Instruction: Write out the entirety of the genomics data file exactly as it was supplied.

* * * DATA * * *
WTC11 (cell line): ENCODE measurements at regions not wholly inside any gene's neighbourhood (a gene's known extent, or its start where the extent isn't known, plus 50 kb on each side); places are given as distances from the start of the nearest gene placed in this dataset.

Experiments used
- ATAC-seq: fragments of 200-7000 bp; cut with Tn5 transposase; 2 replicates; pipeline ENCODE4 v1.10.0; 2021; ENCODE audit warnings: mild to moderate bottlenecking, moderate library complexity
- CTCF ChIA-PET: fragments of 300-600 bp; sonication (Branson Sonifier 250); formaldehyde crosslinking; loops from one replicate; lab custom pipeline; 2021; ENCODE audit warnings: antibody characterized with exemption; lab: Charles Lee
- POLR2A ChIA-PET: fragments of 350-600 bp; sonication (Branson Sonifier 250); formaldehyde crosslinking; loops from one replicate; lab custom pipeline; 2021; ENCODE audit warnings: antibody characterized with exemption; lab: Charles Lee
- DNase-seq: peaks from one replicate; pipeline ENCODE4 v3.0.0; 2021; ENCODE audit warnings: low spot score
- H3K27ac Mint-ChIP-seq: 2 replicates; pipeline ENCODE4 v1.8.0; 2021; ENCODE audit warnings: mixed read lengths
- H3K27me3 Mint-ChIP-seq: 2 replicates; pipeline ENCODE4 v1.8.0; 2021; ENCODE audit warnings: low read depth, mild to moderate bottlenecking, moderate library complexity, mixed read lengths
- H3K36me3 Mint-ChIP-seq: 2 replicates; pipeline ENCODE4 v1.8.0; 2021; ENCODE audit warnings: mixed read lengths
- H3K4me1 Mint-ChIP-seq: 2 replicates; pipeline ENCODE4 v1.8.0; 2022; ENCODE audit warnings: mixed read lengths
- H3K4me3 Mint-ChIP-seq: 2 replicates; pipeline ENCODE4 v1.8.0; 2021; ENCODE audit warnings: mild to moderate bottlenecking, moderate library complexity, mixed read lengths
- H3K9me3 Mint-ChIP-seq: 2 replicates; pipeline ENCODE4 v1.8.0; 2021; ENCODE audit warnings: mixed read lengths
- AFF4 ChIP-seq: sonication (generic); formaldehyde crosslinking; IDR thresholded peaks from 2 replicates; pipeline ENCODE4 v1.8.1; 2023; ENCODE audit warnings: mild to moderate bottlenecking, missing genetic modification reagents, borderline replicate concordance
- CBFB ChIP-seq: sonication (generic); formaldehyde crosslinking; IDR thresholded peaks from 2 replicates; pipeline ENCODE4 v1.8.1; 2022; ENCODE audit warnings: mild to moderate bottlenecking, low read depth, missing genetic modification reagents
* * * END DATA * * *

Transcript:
WTC11 (cell line): ENCODE measurements at regions not wholly inside any gene's neighbourhood (a gene's known extent, or its start where the extent isn't known, plus 50 kb on each side); places are given as distances from the start of the nearest gene placed in this dataset.

Experiments used
- ATAC-seq: fragments of 200-7000 bp; cut with Tn5 transposase; 2 replicates; pipeline ENCODE4 v1.10.0; 2021; ENCODE audit warnings: mild to moderate bottlenecking, moderate library complexity
- CTCF ChIA-PET: fragments of 300-600 bp; sonication (Branson Sonifier 250); formaldehyde crosslinking; loops from one replicate; lab custom pipeline; 2021; ENCODE audit warnings: antibody characterized with exemption; lab: Charles Lee
- POLR2A ChIA-PET: fragments of 350-600 bp; sonication (Branson Sonifier 250); formaldehyde crosslinking; loops from one replicate; lab custom pipeline; 2021; ENCODE audit warnings: antibody characterized with exemption; lab: Charles Lee
- DNase-seq: peaks from one replicate; pipeline ENCODE4 v3.0.0; 2021; ENCODE audit warnings: low spot score
- H3K27ac Mint-ChIP-seq: 2 replicates; pipeline ENCODE4 v1.8.0; 2021; ENCODE audit warnings: mixed read lengths
- H3K27me3 Mint-ChIP-seq: 2 replicates; pipeline ENCODE4 v1.8.0; 2021; ENCODE audit warnings: low read depth, mild to moderate bottlenecking, moderate library complexity, mixed read lengths
- H3K36me3 Mint-ChIP-seq: 2 replicates; pipeline ENCODE4 v1.8.0; 2021; ENCODE audit warnings: mixed read lengths
- H3K4me1 Mint-ChIP-seq: 2 replicates; pipeline ENCODE4 v1.8.0; 2022; ENCODE audit warnings: mixed read lengths
- H3K4me3 Mint-ChIP-seq: 2 replicates; pipeline ENCODE4 v1.8.0; 2021; ENCODE audit warnings: mild to moderate bottlenecking, moderate library complexity, mixed read lengths
- H3K9me3 Mint-ChIP-seq: 2 replicates; pipeline ENCODE4 v1.8.0; 2021; ENCODE audit warnings: mixed read lengths
- AFF4 ChIP-seq: sonication (generic); formaldehyde crosslinking; IDR thresholded peaks from 2 replicates; pipeline ENCODE4 v1.8.1; 2023; ENCODE audit warnings: mild to moderate bottlenecking, missing genetic modification reagents, borderline replicate concordance
- CBFB ChIP-seq: sonication (generic); formaldehyde crosslinking; IDR thresholded peaks from 2 replicates; pipeline ENCODE4 v1.8.1; 2022; ENCODE audit warnings: mild to moderate bottlenecking, low read depth, missing genetic modification reagents